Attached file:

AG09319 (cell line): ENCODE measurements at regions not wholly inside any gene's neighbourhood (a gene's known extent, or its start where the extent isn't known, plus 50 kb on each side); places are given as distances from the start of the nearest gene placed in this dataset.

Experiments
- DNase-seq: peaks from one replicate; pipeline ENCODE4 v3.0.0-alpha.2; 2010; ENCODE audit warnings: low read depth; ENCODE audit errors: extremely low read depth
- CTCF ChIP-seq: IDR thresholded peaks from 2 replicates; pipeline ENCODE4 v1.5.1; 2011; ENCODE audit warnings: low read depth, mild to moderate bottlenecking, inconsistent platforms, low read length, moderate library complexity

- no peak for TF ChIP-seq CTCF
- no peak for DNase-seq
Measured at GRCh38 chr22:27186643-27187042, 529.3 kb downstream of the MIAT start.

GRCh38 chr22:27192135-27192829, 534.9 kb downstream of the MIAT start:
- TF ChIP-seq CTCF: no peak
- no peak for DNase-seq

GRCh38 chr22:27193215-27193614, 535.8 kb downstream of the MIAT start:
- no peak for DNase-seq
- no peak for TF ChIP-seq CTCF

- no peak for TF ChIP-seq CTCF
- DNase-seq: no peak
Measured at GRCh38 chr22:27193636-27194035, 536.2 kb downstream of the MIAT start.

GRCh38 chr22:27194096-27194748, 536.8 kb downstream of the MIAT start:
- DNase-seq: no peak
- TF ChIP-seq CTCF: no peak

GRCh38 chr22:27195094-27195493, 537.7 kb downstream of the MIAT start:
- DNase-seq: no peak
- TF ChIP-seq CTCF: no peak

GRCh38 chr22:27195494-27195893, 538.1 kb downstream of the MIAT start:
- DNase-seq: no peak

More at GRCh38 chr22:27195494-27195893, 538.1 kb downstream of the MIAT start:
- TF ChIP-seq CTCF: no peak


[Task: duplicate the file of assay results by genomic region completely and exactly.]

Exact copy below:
AG09319 (cell line): ENCODE measurements at regions not wholly inside any gene's neighbourhood (a gene's known extent, or its start where the extent isn't known, plus 50 kb on each side); places are given as distances from the start of the nearest gene placed in this dataset.

Experiments
- DNase-seq: peaks from one replicate; pipeline ENCODE4 v3.0.0-alpha.2; 2010; ENCODE audit warnings: low read depth; ENCODE audit errors: extremely low read depth
- CTCF ChIP-seq: IDR thresholded peaks from 2 replicates; pipeline ENCODE4 v1.5.1; 2011; ENCODE audit warnings: low read depth, mild to moderate bottlenecking, inconsistent platforms, low read length, moderate library complexity

- no peak for TF ChIP-seq CTCF
- no peak for DNase-seq
Measured at GRCh38 chr22:27186643-27187042, 529.3 kb downstream of the MIAT start.

GRCh38 chr22:27192135-27192829, 534.9 kb downstream of the MIAT start:
- TF ChIP-seq CTCF: no peak
- no peak for DNase-seq

GRCh38 chr22:27193215-27193614, 535.8 kb downstream of the MIAT start:
- no peak for DNase-seq
- no peak for TF ChIP-seq CTCF

- no peak for TF ChIP-seq CTCF
- DNase-seq: no peak
Measured at GRCh38 chr22:27193636-27194035, 536.2 kb downstream of the MIAT start.

GRCh38 chr22:27194096-27194748, 536.8 kb downstream of the MIAT start:
- DNase-seq: no peak
- TF ChIP-seq CTCF: no peak

GRCh38 chr22:27195094-27195493, 537.7 kb downstream of the MIAT start:
- DNase-seq: no peak
- TF ChIP-seq CTCF: no peak

GRCh38 chr22:27195494-27195893, 538.1 kb downstream of the MIAT start:
- DNase-seq: no peak

More at GRCh38 chr22:27195494-27195893, 538.1 kb downstream of the MIAT start:
- TF ChIP-seq CTCF: no peak